Narrative writing often leads to new discoveries. In my initial pitch, I didn’t view shamanism as a form of therapy, but my experience and research led me to form this conclusion later. In my second draft, I introduced Korean shamanism in the second section of the narrative. I wrote, “In fact, there is a resurgence of Koreans who are seeking help from shamans and fortune tellers, due to easily accessible online information, personal economic troubles, curiosity, and a desire to solve their problems and misfortunes, much like visiting a therapist in the West.” Towards the end, I wrote, “I wondered: Does a shaman actually tell fortunes? Or merely act as a therapist, using their wisdom to advise their clients to make rational choices in life?”
Jenny noted that this idea was essential to my story, and advised me to delete the first part, in order to make this revelation stronger. She wrote, “I feel like this could be expanded just a bit— you’ve already made the comparison to Western therapy, so it doesn’t feel new here. It actually makes me think of a friend of mine who used to work as a phone psychic. She knew, of course, she didn’t have any psychic abilities. Her only goal was to keep people one the phone as long as possible, because they charged by the minute. Not that Korean shamans are quite so sleazy! But maybe another angle. Alternatively, if you remove the earlier reference to therapy, this line here might feel more like a revelation, in which case you wouldn’t necessarily need to dig further.”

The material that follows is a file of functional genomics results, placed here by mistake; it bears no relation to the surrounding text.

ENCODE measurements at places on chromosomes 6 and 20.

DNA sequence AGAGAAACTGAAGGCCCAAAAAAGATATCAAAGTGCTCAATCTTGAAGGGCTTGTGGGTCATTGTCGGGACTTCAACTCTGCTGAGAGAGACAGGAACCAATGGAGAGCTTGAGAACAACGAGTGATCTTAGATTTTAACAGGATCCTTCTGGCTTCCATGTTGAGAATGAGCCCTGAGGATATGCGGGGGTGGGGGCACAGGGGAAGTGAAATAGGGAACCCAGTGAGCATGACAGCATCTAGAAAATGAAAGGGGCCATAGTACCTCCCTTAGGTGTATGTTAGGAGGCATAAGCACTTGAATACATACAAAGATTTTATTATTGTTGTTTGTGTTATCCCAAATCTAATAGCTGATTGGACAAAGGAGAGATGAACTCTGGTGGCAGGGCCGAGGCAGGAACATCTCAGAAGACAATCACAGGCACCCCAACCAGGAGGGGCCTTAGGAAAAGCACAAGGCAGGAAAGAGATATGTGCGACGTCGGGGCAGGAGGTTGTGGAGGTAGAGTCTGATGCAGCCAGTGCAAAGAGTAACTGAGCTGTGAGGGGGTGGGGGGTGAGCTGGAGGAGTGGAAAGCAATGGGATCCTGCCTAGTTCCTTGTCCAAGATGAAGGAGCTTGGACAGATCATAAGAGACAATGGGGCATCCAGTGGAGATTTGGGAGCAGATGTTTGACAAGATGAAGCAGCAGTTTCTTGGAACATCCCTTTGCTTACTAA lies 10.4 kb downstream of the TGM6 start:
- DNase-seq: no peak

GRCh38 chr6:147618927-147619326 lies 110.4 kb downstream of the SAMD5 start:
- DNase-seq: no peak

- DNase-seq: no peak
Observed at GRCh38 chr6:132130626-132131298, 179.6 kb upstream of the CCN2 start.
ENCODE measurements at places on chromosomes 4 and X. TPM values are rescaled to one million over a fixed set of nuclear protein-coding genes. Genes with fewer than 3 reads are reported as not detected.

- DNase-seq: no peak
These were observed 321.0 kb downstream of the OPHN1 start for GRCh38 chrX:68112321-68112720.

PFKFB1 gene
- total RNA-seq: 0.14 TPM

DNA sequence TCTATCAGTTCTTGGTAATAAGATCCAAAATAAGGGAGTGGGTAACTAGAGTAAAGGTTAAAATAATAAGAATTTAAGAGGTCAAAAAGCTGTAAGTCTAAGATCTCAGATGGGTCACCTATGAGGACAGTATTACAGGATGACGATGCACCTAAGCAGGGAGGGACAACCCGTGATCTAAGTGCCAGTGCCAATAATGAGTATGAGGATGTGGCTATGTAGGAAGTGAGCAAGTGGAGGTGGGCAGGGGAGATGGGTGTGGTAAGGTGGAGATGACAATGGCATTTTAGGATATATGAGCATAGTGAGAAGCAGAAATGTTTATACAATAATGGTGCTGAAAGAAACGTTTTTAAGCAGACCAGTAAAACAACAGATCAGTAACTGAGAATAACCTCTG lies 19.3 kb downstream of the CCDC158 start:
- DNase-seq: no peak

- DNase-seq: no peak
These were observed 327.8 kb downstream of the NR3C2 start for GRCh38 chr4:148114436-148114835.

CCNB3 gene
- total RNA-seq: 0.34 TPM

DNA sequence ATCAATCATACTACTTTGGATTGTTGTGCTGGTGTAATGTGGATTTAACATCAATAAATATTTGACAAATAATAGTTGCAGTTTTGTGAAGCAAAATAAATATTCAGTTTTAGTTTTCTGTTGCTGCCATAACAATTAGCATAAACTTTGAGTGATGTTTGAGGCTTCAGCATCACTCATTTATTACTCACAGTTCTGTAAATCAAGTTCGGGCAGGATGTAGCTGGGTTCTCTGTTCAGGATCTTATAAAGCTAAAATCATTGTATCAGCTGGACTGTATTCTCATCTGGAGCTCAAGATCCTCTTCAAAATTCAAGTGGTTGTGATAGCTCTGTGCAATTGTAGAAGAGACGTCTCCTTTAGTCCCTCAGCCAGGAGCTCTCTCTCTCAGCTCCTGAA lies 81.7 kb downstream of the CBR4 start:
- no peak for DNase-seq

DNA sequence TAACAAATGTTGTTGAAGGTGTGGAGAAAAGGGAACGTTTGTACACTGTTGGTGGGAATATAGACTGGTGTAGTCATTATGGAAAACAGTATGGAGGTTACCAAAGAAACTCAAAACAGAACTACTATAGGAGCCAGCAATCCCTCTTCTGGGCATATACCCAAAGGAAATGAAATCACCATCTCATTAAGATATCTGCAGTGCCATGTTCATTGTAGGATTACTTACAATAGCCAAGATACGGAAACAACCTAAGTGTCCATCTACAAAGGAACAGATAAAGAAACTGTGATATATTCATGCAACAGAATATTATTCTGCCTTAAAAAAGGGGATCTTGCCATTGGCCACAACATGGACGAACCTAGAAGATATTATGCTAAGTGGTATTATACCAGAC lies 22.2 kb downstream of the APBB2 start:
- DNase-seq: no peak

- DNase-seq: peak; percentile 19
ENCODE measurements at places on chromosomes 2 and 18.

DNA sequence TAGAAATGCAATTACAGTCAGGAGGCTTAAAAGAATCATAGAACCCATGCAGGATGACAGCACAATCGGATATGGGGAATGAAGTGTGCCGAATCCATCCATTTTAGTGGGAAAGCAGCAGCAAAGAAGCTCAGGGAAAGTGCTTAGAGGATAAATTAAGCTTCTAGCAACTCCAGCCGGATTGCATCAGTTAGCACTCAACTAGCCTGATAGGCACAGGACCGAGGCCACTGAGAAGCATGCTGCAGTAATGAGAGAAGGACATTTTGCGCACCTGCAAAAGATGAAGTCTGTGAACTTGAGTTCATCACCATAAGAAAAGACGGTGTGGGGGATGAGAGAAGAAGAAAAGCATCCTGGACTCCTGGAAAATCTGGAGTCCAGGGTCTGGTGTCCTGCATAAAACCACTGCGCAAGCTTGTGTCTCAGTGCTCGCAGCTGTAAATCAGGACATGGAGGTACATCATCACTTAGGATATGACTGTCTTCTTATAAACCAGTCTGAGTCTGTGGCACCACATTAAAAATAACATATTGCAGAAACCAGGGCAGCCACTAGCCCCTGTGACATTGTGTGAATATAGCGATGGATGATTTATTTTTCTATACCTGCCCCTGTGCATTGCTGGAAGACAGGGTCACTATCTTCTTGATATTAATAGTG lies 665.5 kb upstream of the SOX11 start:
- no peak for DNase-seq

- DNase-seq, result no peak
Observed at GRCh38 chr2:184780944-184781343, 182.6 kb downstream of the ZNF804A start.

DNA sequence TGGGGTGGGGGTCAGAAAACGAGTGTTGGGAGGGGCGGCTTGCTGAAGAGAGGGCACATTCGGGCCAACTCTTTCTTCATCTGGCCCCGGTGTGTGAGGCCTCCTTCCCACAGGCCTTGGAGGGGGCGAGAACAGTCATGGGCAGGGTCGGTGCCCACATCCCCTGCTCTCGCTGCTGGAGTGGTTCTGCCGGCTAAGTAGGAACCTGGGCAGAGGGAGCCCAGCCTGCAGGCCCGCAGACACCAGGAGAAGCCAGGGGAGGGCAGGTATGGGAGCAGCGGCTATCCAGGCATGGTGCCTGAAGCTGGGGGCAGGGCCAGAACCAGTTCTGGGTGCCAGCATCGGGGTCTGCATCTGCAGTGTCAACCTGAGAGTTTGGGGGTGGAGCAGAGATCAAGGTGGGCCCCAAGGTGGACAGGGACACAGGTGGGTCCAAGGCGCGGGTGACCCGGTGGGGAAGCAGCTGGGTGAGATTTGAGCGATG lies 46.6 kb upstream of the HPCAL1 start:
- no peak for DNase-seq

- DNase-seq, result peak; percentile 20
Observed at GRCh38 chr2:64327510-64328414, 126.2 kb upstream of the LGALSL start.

Also, I realized that the fast-paced nature of Korean society may influence a person’s need to seek tranquility in the presence of a shaman. Jenny encouraged me to elude to Korea’s stressful atmosphere earlier in the narrative.
*Here’s the final paragraph from my first draft:
I can’t completely understand, but if only for an instant, if only for that one moment looking into the shaman’s plastic surgery altered eyes, laden with thick, black mascara, I felt like I was crawling through a secret passageway, exposing myself to a part of Korea that I never thought I would uncover.
*The final paragraph from my second draft:
If only for an instant, if only for that one moment looking into Choi Lee’s plastic surgery altered eyes, laden with thick, black mascara, I began to understand why Korean women secretly schedule appointments to come here. Even without the fortune telling and exorcism, the mudang offered comfort and companionship, taking a moment to listen to our problems, failures, fears, hopes, and dreams, scattered throughout our brains. Within this stressful, fast-paced environment, the curtained enclosure on the second floor offered a sense of calm, but down below, the city rushed on.